What are the two distinct functions of Layer 2 switching that increase available bandwidth on the network? When...
switching at Layer 2, neither the router nor the switch are sent to the routing table. Rather, this refers to a cache, which is quite a bit faster than the memory. The cache stores the header information as well as the destination switch port. The device then begins switching at faster and faster speeds, making it appear as though there is more bandwidth at hand.
Another important aspect to consider is the way switches function. The electronics of a switch produce a dedicated bandwidth to each switch port. So a 100Mb switch will give 100Mb at each port, as opposed to in a hub, in which the bandwidth is shared between the ports.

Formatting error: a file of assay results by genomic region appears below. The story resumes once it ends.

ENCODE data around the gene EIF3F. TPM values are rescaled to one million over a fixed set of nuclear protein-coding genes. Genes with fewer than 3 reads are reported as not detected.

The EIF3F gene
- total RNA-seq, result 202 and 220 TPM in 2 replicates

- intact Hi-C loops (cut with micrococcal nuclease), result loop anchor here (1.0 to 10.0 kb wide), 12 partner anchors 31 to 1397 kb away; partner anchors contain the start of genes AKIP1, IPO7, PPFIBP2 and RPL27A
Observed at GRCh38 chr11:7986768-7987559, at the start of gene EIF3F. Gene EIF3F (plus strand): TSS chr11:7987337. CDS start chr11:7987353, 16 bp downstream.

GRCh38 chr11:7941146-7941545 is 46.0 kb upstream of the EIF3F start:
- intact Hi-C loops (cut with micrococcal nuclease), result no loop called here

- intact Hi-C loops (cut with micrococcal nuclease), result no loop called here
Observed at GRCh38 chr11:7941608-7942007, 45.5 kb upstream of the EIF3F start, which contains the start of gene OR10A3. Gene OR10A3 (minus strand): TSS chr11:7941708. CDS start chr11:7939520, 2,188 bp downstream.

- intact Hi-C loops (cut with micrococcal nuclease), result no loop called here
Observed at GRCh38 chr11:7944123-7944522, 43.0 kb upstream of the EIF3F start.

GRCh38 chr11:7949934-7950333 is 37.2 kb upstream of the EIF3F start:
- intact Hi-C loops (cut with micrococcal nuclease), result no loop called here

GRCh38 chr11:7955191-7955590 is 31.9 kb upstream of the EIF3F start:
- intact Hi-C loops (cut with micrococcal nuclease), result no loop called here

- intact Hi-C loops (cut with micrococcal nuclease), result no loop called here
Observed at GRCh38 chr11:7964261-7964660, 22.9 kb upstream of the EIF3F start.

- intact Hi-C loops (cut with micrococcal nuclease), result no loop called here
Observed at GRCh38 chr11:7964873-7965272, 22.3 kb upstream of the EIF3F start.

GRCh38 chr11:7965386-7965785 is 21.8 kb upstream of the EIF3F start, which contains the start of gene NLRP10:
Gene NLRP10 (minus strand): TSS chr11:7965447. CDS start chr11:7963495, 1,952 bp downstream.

And last but not least, you can divide the collision domain at Layer 2, giving yourself more bandwidth to play with.
Related Q&A from Sudhanshu Gupta, Routing and Switching Expert
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